Law experts now speak over Uhuru, Raila ‘impending’ unity government
The push for a possible coalition government involving Opposition chief Raila Odinga has sparked debate, with some constitution experts warning that it could be a long, messy and tedious process.
However, they are in agreement that a “united government” was possible as it will not require amendment of the Constitution.
The major area of contention is whether the Constitution will have to be amended to accommodate Raila in the Jubilee government, in a move Deputy President William Ruto’s allies see as calculated to elbow him out of the power circle.
But even then, Ruto’s supporters and allies have vowed to block any planned coalition in court.
“Any coalition must involve the party membership. They are formed when parties lose the majority to govern.
“We still have majority. We will block any such move, including going to court,” said Soy MP Caleb Kositany.
“We won’t share power with people who had accused us of stealing elections.
Those seeking a coalition with Raila should join his party and stop dragging other Jubilee members into it,” said the MP, who is also the Jubilee deputy secretary general.
Kositany, however, welcomed any decision to form an anti-Ruto coalition saying it would create formidable competition in the next election.
Constitution lawyer Bob Mkangi, a member of the Committee of Experts that wrote the 2010 Constitution and Nakuru-based lawyer Kipkoech Ng’etich overruled the possibility of a grand coalition government similar to that formed in 2008 between retired President Mwai Kibaki and Raila under the prevailing circumstances.
But the two concur that the President can evoke his current powers to re-organise government in a manner that could accommodate Raila and his allies.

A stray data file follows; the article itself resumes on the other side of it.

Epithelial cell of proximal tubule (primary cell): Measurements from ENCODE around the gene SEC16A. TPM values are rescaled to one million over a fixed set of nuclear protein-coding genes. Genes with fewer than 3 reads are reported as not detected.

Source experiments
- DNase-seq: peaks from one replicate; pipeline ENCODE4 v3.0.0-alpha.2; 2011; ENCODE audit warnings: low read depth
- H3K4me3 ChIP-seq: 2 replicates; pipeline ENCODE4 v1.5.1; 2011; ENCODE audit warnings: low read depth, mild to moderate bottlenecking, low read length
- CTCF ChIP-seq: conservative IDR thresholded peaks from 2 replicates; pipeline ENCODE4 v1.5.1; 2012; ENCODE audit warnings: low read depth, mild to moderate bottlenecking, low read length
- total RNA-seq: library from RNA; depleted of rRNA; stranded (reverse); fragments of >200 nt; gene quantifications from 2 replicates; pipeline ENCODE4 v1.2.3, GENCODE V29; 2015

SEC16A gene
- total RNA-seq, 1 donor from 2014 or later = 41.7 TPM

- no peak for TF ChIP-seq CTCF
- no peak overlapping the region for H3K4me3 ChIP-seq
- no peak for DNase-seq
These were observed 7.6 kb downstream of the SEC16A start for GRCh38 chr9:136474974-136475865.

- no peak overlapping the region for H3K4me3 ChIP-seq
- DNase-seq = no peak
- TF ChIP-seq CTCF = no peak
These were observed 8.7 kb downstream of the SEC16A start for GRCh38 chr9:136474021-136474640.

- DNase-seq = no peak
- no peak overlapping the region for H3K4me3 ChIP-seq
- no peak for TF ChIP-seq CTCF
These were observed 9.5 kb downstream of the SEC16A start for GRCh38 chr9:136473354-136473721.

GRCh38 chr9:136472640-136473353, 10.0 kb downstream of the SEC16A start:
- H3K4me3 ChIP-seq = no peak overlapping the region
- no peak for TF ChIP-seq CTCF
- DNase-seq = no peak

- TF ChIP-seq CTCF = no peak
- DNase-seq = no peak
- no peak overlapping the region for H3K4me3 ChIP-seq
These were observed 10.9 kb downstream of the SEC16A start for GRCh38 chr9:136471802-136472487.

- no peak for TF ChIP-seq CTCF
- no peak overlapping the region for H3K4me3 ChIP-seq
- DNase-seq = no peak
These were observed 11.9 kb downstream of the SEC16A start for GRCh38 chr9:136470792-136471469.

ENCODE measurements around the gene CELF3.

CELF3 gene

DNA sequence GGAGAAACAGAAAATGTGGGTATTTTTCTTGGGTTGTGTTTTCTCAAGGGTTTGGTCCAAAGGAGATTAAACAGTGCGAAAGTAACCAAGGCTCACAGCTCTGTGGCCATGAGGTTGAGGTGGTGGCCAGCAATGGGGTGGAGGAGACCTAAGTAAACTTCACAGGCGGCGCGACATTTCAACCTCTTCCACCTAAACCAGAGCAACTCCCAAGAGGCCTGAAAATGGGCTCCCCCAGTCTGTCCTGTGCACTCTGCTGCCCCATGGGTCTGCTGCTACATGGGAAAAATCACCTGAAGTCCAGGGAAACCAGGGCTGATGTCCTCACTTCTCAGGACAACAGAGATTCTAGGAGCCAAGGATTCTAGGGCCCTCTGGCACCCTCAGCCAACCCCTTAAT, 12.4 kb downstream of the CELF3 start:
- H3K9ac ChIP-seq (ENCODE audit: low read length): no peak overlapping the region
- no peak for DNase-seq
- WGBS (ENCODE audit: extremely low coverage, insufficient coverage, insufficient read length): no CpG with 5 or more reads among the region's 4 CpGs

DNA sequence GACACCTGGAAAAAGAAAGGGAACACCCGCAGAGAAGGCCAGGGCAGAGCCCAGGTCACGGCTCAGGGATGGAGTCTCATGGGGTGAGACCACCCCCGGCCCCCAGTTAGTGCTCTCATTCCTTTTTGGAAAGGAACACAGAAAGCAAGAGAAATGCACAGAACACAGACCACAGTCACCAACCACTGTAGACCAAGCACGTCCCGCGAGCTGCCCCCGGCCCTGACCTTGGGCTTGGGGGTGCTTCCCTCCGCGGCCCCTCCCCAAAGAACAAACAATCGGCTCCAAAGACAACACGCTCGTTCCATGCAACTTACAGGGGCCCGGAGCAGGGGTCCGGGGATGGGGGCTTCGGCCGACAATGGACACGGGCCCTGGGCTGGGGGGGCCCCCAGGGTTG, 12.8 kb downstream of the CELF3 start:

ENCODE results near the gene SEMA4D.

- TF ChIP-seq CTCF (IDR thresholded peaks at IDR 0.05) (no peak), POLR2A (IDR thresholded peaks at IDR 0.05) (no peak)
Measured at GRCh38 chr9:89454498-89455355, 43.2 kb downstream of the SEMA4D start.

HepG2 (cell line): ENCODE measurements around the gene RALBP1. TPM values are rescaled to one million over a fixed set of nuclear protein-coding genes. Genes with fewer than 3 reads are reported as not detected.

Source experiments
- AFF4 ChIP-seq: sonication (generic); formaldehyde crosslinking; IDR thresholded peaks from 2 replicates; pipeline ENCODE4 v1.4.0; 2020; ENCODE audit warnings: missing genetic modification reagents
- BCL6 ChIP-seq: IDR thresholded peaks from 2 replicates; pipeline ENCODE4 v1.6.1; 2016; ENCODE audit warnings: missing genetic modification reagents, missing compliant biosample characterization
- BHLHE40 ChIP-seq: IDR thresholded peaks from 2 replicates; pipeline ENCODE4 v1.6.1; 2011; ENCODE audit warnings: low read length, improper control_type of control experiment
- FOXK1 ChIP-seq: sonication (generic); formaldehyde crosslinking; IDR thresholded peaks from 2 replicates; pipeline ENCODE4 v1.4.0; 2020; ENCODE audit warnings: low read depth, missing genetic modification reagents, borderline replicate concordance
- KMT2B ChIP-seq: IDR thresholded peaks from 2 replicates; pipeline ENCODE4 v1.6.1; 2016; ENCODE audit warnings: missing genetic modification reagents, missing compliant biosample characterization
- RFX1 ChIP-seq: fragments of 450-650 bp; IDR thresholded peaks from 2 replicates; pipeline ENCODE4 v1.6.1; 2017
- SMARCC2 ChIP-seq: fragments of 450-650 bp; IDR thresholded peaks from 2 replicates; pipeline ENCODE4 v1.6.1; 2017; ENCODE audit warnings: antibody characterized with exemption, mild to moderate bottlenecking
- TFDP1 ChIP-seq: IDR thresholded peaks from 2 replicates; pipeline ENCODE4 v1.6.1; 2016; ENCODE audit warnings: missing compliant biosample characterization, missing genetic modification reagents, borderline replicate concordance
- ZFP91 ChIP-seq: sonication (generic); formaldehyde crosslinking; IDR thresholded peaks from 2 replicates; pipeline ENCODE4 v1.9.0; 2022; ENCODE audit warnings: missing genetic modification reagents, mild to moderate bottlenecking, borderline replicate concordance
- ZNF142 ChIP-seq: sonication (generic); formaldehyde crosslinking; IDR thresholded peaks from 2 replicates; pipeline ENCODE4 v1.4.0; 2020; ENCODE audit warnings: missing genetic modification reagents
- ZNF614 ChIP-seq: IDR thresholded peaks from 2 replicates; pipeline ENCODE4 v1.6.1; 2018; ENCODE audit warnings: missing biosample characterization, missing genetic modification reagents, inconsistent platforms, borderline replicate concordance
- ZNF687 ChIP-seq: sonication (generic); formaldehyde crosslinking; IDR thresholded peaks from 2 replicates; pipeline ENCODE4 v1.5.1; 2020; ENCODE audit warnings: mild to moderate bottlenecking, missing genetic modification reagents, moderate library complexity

According to Mkangi, a grand coalition will demand a constitutional amendment, but not so for re-organisation of Cabinet.
“Coalitions are formed post-crisis or conflict through inter-party agreements such as the 2008 Grand Coalition government. Such coalitions are usually negotiated through the Constitution.
“That was the case of the National Accord and Reconciliation Act but formation of a united government is possible as it will not require tinkering with the Constitution,” he told People Daily.
Kibaki and Raila were forced to enter a power sharing agreement that resulted in formation of a coalition government following the 2007 disputed presidential election.
Mkangi also cited the case of the 2008 coalition government in Zimbabwe between former President Robert Mugabe and MDC chief Morgan Tsvangirai which had to be anchored in the Constitution.
“Using his current powers, it is possible to create a coalition by sharing positions in Cabinet but that of the President and Deputy President is not available.
“The President can by Executive order bring Opposition members into Cabinet and have Raila as a non-executive Prime minister,” said Ng’etich.
He added: “They can also share the rest of the spoils in other government departments.
“The Constitution is silent as it allows the President to appoint Cabinet secretaries from anywhere and the DP cannot fight against it.”
Talks of a possible coalition between Uhuru and Raila emerged amidst what is seen increasing isolation of the DP from the President’s inner circle.
The DP has also put a spirited fight to wrestle Jubilee party from the President’s men.
National Assembly Majority Leader Aden Duale has already warned that a Raila-Uhuru alliance was untenable.
Duale, a staunch Ruto supporter, says such a move will require not only approval of the Jubilee party structures, but also a Constitution amendment.
“For you to go to a merger, you must call a National Delegates Conference (NDC) after National Executive Council (NEC) and National Governing Council (NGC) which is yet to happen,” said Duale.
“The Constitution does not allow formation of a Government of National Unity. The only time we had a GNU was when we had the National Accord in 2008,” added Duale.